Wildfires almost trebled in July as temperatures soared, says fire brigade
PUBLISHED: 12:55 18 September 2018 | UPDATED: 12:55 18 September 2018
This summer saw grass fire numbers in the borough almost treble in a single month.
There were 41 call outs to grass fires in Newham in the middle of the heatwave in July, according to the London Fire Brigade.
This was almost three times as many as last year when there were 14 for the same month.
In total there were 58 wildfires in June, July and August compared to 40 for summer 2017.
London Assembly member Caroline Russell – who revealed capital-wide numbers – said: “This summer’s record heatwaves and wildfires show how climate breakdown is worsening as a result of our failure to cut carboon emissions.
“These extreme weather events, which are becoming the norm, clearly have very serious implications for the London Fire Brigade and other rescue services.”
In total firefighters were called to 1,969 blazes across London in June, July and August more than twice as many for the same period last year when there were 914 calls to put out flames on grassland, woodland and crops.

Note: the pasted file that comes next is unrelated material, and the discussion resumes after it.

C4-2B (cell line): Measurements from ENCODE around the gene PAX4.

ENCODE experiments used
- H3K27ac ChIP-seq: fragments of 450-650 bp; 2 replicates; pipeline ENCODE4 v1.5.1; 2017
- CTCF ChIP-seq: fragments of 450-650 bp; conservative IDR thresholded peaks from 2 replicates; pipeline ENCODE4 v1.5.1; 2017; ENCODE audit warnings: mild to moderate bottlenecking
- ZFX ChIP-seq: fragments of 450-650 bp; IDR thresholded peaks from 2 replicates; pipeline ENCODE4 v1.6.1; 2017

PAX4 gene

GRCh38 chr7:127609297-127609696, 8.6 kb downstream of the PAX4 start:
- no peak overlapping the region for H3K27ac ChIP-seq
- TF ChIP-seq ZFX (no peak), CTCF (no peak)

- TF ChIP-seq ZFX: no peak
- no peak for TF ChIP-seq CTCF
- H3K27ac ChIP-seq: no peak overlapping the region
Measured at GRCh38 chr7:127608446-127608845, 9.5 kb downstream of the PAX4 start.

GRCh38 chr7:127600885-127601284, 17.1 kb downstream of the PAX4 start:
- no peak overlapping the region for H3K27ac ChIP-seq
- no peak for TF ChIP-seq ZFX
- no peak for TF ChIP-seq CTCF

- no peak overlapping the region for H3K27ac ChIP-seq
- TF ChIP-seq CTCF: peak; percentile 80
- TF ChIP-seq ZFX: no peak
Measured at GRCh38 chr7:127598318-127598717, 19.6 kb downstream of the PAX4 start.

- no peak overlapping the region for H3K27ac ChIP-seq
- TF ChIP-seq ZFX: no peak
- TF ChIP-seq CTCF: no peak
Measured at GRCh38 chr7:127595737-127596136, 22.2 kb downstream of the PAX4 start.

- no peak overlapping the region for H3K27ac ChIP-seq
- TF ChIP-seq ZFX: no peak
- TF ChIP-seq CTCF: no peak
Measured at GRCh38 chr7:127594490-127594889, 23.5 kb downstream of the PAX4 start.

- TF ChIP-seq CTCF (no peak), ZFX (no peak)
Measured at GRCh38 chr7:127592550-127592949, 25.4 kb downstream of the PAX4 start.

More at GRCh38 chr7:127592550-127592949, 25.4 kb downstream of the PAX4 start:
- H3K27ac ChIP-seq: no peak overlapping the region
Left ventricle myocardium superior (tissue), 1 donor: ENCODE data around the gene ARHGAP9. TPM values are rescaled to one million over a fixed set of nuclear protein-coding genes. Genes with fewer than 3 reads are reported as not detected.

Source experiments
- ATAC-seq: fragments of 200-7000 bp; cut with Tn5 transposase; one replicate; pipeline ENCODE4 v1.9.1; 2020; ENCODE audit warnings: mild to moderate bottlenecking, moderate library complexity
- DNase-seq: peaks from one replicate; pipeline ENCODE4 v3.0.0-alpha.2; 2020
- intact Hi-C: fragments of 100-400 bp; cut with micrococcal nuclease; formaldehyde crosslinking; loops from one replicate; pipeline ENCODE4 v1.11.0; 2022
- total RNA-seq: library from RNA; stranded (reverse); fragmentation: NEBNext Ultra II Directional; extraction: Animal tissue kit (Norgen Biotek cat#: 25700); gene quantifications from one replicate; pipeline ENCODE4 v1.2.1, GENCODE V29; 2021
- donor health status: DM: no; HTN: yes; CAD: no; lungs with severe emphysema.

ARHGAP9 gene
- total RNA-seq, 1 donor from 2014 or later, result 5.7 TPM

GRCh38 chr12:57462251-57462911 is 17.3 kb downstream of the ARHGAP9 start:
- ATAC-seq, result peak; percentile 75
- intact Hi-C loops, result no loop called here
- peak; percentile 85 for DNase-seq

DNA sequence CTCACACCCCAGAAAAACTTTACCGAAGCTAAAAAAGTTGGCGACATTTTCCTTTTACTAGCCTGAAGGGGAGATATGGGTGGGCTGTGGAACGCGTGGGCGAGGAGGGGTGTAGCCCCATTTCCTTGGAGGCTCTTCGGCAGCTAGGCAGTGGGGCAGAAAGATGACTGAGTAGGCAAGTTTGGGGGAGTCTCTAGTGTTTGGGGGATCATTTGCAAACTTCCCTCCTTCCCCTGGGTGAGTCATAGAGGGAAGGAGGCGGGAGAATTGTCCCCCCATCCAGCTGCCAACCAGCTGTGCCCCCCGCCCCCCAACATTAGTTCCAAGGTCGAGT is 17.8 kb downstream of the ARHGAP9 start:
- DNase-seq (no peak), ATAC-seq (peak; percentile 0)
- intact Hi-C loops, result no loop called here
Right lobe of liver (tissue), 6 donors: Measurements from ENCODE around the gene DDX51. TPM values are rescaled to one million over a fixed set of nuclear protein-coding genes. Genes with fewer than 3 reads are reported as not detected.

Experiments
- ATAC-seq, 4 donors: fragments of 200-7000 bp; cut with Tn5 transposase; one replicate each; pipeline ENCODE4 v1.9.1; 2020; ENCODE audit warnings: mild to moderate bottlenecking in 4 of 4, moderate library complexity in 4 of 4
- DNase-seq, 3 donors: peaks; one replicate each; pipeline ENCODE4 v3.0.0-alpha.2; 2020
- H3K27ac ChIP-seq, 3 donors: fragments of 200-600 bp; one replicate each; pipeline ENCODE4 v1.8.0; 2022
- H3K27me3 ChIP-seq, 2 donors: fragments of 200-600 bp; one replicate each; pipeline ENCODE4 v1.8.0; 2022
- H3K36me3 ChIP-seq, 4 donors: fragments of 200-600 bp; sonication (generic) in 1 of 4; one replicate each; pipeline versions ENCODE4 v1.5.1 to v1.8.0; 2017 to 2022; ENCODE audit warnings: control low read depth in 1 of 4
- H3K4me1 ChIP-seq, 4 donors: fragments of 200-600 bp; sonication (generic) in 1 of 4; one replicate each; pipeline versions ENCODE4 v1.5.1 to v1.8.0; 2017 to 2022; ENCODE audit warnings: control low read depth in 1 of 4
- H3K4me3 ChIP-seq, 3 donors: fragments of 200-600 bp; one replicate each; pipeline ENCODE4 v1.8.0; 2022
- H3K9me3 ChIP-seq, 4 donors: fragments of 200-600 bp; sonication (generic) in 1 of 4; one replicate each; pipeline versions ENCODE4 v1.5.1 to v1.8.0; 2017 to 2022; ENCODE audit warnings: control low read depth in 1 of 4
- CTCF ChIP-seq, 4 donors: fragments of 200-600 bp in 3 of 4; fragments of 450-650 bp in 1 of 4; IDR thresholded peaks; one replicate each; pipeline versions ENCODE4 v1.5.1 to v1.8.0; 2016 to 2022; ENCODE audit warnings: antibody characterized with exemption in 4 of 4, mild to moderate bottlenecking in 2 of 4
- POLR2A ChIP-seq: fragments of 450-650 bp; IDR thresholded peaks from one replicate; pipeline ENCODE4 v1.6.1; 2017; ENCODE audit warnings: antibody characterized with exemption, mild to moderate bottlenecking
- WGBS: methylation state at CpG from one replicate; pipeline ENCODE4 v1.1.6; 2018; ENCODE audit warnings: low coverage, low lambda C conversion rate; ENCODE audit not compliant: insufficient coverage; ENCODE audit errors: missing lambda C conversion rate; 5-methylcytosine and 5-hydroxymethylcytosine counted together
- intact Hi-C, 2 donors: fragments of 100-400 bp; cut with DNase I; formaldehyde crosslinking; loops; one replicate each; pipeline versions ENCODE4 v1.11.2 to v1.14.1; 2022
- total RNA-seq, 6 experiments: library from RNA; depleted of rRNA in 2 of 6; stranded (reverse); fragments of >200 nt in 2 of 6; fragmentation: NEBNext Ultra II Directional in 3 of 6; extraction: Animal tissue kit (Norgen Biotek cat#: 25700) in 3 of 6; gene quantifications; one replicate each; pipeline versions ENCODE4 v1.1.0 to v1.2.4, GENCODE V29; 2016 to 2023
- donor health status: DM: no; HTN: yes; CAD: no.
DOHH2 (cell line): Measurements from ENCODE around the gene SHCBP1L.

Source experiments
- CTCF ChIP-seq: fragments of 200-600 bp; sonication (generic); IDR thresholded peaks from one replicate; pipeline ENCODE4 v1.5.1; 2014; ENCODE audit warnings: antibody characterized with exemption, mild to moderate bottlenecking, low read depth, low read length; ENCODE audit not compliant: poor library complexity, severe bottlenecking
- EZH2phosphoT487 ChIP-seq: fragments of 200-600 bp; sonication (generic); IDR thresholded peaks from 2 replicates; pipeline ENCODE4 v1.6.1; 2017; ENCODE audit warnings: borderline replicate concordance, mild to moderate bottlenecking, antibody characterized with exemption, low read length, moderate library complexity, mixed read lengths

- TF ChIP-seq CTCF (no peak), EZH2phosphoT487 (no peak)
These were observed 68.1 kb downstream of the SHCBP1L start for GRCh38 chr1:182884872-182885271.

But Wanstead Flats – which saw the capital’s biggest uncontrolled blaze engulf 100 acres needing 220 firefighters to put it out – is making a comeback according to nature lovers. Birdwatcher Barry Chapman from Facebook group The Nature of Wanstead Flats reported seeing regular migrants, wheatears, returning as well as spotted flycatchers, a redstart and a red-backed shrike which he said caused a stir with birders.
“The impact on the Skylarks, Wanstead Flats’ most celebrated bird, is yet to be confirmed. I heard and saw one the morning after the fire, but have only had one or two sightings since then,” Mr Chapman told the Newham Recorder.
Others have observed grass, trees and brambles shooting up from the blackened ground with Rosebay Willowherb, known as fireweed, blossoming.
But a great number of insects and wild animals would have perished, according to nature enthusiast Rosemary Stephens, although she said some may have dug down in the soil where the fire was less intense and could still make a return to the well-known area.
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